Top Ten Superhumans

by Katy Preen 2 years ago in transhumanism

These people have real-life superpowers.

Top Ten Superhumans
By William Tung from USA (SDCC13 - The original X-Men Uploaded by daisydeee) [CC BY-SA 2.0], via Wikimedia Commons

In comics and movies, human superpowers are limited by only our imagination. But in real life, there are some talented individuals with skills beyond the reach of ordinary mortals. Myths and legends abound of people with abilities ranging from the supernatural to superhuman, but these 10 people have had their unique powers verified by science. Behold, the top ten real-life X-men!

1. The Woman Who Can Smell Parkinson's Disease

This is a sad story, but one with a happy legacy. One night I was up late writing (or messing around on Facebook, to tell the truth), and I had the BBC 24-hour news channel on TV in the background. They ran a feature on this woman, Joy Milne, who can tell if somebody has Parkinson’s by the way they smell. I was initially sceptical, as it sounds extraordinary — but it is also true. The programme detailed the tests she had undergone to prove that she does possess this special ability.

The story began with her own husband developing Parkinson’s disease in his 40s. This is a horrible condition for anyone to get, but at such a young age is devastating. One day, many years prior to his diagnosis, Joy noticed that her husband smelled nasty, and she asked if he’d showered. I’m guessing he wasn’t too impressed, but apparently he stank, and he just couldn’t smell it. Some time after, Joy and her husband attended a Parkinson’s support group together and Joy was hit by a wave of the stench. All of these people with Parkinson’s absolutely reeked to Joy’s sensitive nose. She discreetly told her husband what she had noticed, and he was intrigued. Joy noticed when she was out and about that she could detect this smell coming from other people — although she didn’t let on, and her ability has posed some difficult ethical dilemmas for her. Her husband, who had been a doctor before he had to quit because of the illness, made Joy promise that she would somehow put her skill to good use.

Joy was tested for her sensitivity to various odours and the results showed that her olfactory system is somewhere between “average human” and “dog.” Some ordinary-strength odours can seem overwhelming to her, and she can detect scents that most of us cannot. This meant that there was a scientific basis for Joy’s claim, and even better, it could be translated into a diagnostic test. Joy could also smell the “Parkinson’s smell” on people who did not yet have symptoms, so it’s possible that we will be able to use the information from Joy’s incredible ability to diagnose and treat the disease much sooner — perhaps even before any symptoms are noticed. The current stage of work involves figuring out which chemical compounds it is that cause the smell, so that these can be built into an electronic “sniffer” that will be used as the first line test for the disease.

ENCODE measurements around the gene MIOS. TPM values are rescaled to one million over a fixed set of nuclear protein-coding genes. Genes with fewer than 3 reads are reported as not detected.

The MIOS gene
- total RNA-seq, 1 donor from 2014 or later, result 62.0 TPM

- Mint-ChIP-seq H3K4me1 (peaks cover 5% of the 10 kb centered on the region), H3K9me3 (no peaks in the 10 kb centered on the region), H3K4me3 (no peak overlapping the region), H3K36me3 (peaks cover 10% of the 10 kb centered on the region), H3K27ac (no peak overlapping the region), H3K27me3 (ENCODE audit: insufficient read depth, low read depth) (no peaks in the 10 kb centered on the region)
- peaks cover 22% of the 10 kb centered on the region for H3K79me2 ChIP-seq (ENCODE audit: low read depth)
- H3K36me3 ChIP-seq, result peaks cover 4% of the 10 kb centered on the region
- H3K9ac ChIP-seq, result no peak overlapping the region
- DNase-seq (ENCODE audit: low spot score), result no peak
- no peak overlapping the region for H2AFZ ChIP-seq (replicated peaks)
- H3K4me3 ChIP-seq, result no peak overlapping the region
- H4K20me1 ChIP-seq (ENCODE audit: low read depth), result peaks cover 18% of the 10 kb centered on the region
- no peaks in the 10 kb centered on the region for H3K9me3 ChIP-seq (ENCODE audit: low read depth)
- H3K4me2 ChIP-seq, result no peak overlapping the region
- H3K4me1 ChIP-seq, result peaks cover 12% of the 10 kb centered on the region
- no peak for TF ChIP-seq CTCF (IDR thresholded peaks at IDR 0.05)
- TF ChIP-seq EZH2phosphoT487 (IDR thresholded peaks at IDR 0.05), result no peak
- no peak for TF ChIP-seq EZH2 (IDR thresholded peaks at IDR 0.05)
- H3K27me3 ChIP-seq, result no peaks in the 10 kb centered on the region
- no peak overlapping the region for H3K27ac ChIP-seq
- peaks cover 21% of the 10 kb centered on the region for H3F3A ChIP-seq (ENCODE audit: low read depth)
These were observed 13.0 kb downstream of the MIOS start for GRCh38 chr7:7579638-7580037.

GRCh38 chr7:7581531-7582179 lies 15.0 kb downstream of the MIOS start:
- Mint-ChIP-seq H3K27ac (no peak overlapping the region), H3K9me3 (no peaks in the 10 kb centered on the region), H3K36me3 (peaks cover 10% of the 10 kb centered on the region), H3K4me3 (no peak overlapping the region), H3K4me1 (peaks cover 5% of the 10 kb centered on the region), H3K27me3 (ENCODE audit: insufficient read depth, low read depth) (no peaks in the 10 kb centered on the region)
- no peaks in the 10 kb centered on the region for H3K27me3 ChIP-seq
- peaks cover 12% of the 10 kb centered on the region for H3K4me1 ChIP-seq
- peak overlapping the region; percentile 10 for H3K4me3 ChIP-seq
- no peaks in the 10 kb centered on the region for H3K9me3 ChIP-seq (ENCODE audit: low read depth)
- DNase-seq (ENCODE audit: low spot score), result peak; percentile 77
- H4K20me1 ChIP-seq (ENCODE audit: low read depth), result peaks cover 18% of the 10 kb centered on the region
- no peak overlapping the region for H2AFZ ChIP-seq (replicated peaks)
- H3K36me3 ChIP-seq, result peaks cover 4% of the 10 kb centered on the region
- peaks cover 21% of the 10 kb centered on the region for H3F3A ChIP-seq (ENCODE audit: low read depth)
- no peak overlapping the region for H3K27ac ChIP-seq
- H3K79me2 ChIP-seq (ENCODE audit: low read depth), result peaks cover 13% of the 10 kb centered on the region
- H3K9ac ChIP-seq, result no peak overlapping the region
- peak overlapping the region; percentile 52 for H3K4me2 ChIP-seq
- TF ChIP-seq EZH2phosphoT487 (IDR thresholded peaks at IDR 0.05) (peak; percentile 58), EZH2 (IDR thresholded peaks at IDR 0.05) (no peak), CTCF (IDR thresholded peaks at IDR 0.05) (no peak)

2. The Man Who Can See Using Echolocation

This is a really cool ability, and one that any of us could potentially learn. Daniel Kish is completely blind, yet he is the organiser of a hiking and cycling club, of which all its members are visually-impaired. You might think that such pursuits are unsafe and difficult for those with limited or no sight, but this team navigates like bats and whales, by emitting a sound (like a clicking noise) with the tongue and using the echoes to judge the terrain and landscape. It sounds incredible (because it is), but it is something that we can teach ourselves, with patience and concentration. Here Daniel is, demonstrating this skill in the video below:

When I cross the road, I use my ears prior to turning to look at the traffic. I can judge where a car is and how fast it's travelling by its sound alone, and I was taught to drive using the sounds from the engine as a cue to gear changes rather than the visual rev counter — so perhaps I'm halfway to learning this?

3. The Man Who Can Draw Whole Cities from Memory

Stephen Wiltshire can go to a place once, and draw a complete and accurate panorama based on the memories he developed during this one showing. His talent for art was noticed as a child, when in his younger years he used drawing as a means of communication — Stephen is autistic, and experienced delays in speaking. His work is extremely detailed and realistic, all the more remarkable given the short preparation time he needs to create a masterpiece. To give an idea of the scale of his genius, he drew a complete landscape drawing of New York City based on a 20-minute helicopter ride taken around its streets.

Stephen has produced drawings of many major cities, which have sold for thousands of dollars. He has been awarded a Ph.D, an MBE, and has his own gallery on Pall Mall.

4. The Woman Who Can See Invisible Colours